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Baptist Joint Committee for Religious Liberty comments on ‘Christian Legal Society v. Martinez’ ruling

June 28, 2010

cls-v-martinez-bugWASHINGTON — The U.S. Supreme Court today announced that public colleges and universities may require recognized student organizations to comply with an “all-comers” policy in order to receive associated benefits. In Christian Legal Society v. Martinez, the Court rejected the Christian Legal Society’s (CLS) claim that the University of California’s Hastings College of the Law’s policy violated its rights to free speech, expressive association and free exercise of religion.

In a 5-4 decision authored by Associate Justice Ruth Bader Ginsburg, the Court says Hastings did not violate the Constitution in requiring CLS “to choose between welcoming all students and forgoing the benefits of official recognition” because its “all-comers” policy was applicable to all student groups, religious and secular alike, on the Hastings campus.  The Court went on to say that Hastings “may reasonably draw a line in the sand permitting all organizations to express what they wish but no group to discriminate in membership.”

Click here to read the rest of the BJC statement on the ruling.

Click here to download a pdf of the brief filed by the BJC in Christian Legal Society v. Martinez.

Click here to read a Q&A on the case with BJC General Counsel K. Hollyn Hollman.

The case presented a conflict between Hastings’ interest in nondiscrimination and CLS’s right to define its membership in order to protect its expressive interests.  Hastings denied recognition to CLS because CLS requires all members to sign a faith statement and be subject to its standards for moral conduct—that is, they “discriminate” based on religion. Hastings grants recognition to a wide variety of student clubs, providing a forum and attendant benefits (including funding from mandatory student fees) that allows them to meet on campus outside of class time to pursue various interests. Such groups, however, must allow any student to join, ensuring that all students have an equal opportunity to benefit from the school’s programs and activities, regardless of status.

The Baptist Joint Committee for Religious Liberty submitted the only friend-of-the-court brief filed on behalf of neither party.  In its brief, which was also joined by The Interfaith Alliance Foundation, the Baptist Joint Committee maintained that what Hastings has given with one hand – a forum for student clubs to organize around common interests – it has taken away with the other by conditioning access to the forum with acceptance of the all-comers policy. The brief urged the U.S. Supreme Court to avoid rendering a decision that sanctions either direct funding of a private religious organization and their religious activities or that unduly curtails the expressive association rights of the organization.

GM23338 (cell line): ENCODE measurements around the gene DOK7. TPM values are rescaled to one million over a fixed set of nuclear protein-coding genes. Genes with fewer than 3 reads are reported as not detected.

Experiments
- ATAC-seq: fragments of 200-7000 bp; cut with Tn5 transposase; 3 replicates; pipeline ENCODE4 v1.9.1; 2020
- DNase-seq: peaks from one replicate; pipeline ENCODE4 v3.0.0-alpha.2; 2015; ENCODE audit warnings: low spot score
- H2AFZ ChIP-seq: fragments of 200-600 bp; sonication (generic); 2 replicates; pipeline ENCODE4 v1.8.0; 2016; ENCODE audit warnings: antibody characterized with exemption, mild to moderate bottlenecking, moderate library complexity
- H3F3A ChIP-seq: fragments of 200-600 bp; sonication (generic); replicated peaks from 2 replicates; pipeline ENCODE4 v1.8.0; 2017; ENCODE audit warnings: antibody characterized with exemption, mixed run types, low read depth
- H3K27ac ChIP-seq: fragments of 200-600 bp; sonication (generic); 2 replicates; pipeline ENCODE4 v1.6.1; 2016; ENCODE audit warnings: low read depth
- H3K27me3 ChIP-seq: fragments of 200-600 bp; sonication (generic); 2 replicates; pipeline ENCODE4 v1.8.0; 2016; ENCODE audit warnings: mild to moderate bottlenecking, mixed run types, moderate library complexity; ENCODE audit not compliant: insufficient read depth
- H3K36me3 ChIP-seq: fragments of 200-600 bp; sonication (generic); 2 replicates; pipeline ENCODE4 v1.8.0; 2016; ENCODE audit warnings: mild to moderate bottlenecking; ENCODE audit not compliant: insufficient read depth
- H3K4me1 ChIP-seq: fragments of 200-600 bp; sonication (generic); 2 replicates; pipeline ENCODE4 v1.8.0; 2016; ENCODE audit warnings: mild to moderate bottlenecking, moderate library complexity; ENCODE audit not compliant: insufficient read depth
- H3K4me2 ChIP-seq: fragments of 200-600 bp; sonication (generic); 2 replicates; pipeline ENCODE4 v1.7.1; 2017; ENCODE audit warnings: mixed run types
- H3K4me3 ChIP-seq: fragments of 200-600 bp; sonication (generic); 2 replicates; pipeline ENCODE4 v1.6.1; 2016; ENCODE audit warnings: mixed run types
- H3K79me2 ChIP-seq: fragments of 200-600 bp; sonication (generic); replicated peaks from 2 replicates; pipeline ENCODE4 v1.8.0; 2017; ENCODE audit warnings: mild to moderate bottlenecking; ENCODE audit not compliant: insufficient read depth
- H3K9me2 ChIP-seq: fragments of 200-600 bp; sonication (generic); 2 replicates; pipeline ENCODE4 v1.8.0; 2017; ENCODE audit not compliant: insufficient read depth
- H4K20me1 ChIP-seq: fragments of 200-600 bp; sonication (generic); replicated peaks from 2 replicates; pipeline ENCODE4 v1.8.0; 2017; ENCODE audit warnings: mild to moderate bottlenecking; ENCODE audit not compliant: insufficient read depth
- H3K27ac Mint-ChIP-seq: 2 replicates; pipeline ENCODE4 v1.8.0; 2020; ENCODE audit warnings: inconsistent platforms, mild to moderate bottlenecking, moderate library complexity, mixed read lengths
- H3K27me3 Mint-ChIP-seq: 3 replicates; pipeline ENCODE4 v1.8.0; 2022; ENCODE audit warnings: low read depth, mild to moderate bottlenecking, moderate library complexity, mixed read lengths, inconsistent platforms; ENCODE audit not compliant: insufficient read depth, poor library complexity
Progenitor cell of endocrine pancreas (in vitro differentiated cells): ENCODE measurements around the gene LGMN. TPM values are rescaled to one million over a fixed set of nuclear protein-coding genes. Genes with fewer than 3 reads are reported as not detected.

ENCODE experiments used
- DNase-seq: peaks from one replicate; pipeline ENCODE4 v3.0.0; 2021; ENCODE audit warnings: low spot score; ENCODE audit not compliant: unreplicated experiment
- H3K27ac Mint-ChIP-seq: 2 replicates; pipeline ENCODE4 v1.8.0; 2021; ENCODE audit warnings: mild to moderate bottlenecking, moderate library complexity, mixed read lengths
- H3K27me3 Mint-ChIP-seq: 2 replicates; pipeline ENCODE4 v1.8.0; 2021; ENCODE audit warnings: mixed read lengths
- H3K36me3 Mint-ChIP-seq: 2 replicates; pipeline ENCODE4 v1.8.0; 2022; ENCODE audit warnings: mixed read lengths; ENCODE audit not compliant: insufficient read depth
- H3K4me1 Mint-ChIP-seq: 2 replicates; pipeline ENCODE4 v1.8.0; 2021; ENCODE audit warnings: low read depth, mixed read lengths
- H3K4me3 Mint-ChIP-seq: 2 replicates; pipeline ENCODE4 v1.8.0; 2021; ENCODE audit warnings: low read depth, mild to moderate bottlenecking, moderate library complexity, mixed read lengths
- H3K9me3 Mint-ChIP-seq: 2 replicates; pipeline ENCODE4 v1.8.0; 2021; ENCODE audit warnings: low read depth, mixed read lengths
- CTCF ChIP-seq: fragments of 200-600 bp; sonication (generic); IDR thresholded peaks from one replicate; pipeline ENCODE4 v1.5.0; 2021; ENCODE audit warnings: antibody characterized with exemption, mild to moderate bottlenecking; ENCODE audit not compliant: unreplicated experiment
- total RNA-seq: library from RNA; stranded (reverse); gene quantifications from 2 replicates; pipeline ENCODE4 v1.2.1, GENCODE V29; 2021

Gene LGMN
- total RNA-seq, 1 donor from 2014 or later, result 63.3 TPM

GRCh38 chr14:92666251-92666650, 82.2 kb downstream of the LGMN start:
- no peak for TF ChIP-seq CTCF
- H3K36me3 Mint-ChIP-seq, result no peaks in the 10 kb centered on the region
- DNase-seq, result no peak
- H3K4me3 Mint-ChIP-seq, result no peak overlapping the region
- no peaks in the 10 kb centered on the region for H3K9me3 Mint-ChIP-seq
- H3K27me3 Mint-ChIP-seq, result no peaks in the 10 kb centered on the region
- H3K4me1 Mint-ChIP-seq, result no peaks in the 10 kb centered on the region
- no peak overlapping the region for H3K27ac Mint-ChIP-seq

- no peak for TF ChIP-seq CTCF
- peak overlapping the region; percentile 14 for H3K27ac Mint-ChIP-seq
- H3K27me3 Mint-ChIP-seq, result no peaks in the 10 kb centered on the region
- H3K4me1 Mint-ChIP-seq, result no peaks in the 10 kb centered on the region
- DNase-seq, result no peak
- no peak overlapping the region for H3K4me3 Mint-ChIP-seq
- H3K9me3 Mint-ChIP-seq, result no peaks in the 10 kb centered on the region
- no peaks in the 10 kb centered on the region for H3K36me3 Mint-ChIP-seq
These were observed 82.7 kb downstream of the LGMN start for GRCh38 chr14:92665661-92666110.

The Baptist Joint Committee’s view of this case was primarily one concerning religious groups’ “equal access” to public forums and facilities generally available to non-religious groups, but only so far as government entities stay out of the business of funding religion, said BJC General Counsel K. Hollyn Hollman.

Hollman said, “While equal access to a student forum facilitates religious expression without creating the risk of government endorsement of religion, a public university’s funding of religious student groups beyond the incidental sort previously upheld by the Court threatens an Establishment Clause violation and confuses the application of equal access to the forum.”

The Court emphasized the fact that even after being denied official recognition, CLS continued to have access to the Hastings campus and prospered. The Court gave deference to the university regarding the purpose of the forum. If students begin to exploit an all-comers policy – by joining a group to sabotage it – the Court says Hastings presumably would revisit and revise its policy.  Despite the potential for such mischief, the Court maintained that the all-comers policy was reasonable under the circumstances and that “the advisability of Hastings’ policy does not control its permissibility.”

The Supreme Court remanded the case back to the 9th U.S. Circuit Court of Appeals for possible consideration of whether Hastings selectively enforces its all-comers policy.

The Baptist Joint Committee is a 74-year-old, Washington, D.C.-based religious liberty organization that works to defend and extend God-given religious liberty for all, bringing a uniquely Baptist witness to the principle that religion must be freely exercised, neither advanced nor inhibited by government.

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